Author(s): Murthy GV, Gupta SK, Bachani D, Jose R, John N
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Abstract BACKGROUND: Evidence based planning has been the hallmark of the blindness control programme in India. A nationwide survey was undertaken in 1999-2001 to document the magnitude and causes of blindness. METHODS: One district each in 15 populous states was covered. 25 clusters were randomly selected in each district and all individuals aged 50 years and above were enumerated. Presenting and best corrected vision was recorded using retroilluminated logMAR tumbling E charts and detailed eye examination was offered. RESULTS: The response rate was 89.3\%. Presenting vision <6/60, in the better eye, was observed in 8.5\% (95\% CI: 8.1 to 8.9). Age, sex, residence, literacy, and working status were associated with blindness. The highest risk was among those aged 70+ and the illiterate. Cataract was responsible for 62.4\% of bilateral blindness. Prevalence of cataract blindness was 5.3\% (95\% CI: 4.97 to 5.62). Reduction in blindness prevalence among people aged 50 years and above was observed compared to earlier studies. CONCLUSION: Blindness control efforts seem to have played a part in arresting the increasing prevalence of blindness in India and there is hope that the goals of the "Vision 2020--right to sight" initiative can be achieved if there is strong political will and prioritised action.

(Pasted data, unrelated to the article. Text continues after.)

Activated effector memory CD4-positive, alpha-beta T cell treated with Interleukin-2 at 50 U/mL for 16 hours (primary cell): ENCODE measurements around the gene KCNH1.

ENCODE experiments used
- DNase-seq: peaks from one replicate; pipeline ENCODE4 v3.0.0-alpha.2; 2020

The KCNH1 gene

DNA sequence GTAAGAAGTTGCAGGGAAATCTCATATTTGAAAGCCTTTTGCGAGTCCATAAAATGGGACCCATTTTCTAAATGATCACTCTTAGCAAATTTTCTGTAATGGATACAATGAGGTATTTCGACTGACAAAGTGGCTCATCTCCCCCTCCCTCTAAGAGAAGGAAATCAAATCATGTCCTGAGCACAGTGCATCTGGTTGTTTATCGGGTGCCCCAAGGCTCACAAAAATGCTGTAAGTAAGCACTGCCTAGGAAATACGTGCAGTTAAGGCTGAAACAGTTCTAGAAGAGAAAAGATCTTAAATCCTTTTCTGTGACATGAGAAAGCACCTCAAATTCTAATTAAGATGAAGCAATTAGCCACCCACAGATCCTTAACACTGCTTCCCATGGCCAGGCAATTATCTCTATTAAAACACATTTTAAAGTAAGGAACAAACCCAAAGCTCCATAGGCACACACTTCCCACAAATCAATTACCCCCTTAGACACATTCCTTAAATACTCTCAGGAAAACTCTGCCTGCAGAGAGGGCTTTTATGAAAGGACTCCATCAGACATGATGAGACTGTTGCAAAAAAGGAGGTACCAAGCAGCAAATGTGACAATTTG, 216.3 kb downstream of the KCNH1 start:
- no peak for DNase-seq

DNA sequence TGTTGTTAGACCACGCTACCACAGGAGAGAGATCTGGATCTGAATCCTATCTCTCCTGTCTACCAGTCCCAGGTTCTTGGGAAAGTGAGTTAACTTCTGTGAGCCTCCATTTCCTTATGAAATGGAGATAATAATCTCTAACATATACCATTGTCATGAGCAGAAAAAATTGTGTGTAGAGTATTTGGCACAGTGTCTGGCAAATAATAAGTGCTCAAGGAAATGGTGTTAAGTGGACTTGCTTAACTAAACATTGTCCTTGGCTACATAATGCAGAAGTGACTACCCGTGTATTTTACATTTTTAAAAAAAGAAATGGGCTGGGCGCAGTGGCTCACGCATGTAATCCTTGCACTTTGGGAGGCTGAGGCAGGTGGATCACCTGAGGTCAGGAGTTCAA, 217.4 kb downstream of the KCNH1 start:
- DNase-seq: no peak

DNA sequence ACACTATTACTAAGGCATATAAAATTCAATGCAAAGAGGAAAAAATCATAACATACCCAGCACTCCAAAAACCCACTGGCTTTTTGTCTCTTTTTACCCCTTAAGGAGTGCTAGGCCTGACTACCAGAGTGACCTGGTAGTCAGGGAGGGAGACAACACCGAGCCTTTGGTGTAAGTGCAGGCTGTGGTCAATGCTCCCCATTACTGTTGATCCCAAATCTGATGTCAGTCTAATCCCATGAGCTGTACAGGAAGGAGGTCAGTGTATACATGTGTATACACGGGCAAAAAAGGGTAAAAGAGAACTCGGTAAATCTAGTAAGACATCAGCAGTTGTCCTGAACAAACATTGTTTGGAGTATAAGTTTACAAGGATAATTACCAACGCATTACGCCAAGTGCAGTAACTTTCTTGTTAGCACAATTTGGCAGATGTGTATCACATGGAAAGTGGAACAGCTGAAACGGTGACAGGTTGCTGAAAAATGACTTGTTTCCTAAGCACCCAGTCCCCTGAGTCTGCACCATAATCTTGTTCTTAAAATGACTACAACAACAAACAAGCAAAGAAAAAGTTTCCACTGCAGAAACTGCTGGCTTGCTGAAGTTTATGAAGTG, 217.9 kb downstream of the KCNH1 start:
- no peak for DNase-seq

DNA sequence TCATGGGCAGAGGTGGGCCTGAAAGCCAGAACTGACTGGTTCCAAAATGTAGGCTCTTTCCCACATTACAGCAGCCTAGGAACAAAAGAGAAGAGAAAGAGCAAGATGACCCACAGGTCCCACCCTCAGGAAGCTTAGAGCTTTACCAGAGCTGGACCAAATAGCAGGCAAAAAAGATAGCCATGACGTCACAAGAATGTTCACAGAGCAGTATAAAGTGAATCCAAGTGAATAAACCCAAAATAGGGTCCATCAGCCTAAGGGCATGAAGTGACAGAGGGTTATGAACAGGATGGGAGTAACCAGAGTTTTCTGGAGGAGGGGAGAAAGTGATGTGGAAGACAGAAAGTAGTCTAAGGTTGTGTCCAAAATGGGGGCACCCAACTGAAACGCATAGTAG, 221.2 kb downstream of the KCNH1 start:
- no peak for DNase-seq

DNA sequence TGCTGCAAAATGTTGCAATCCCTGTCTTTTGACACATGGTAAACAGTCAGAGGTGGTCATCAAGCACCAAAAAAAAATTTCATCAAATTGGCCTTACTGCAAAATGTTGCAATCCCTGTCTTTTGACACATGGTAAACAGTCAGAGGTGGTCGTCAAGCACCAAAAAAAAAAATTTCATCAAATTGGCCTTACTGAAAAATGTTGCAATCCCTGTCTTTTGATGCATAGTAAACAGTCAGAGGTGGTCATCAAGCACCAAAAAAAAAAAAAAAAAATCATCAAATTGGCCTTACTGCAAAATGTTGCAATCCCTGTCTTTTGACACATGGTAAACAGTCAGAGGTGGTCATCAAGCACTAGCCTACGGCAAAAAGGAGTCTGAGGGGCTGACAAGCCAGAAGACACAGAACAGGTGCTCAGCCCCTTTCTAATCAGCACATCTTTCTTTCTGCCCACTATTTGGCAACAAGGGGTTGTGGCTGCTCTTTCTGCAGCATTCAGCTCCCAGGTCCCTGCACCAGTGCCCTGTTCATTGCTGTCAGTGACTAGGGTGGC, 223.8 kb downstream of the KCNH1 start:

This article was published in Br J Ophthalmol
and referenced in Epidemiology: Open Access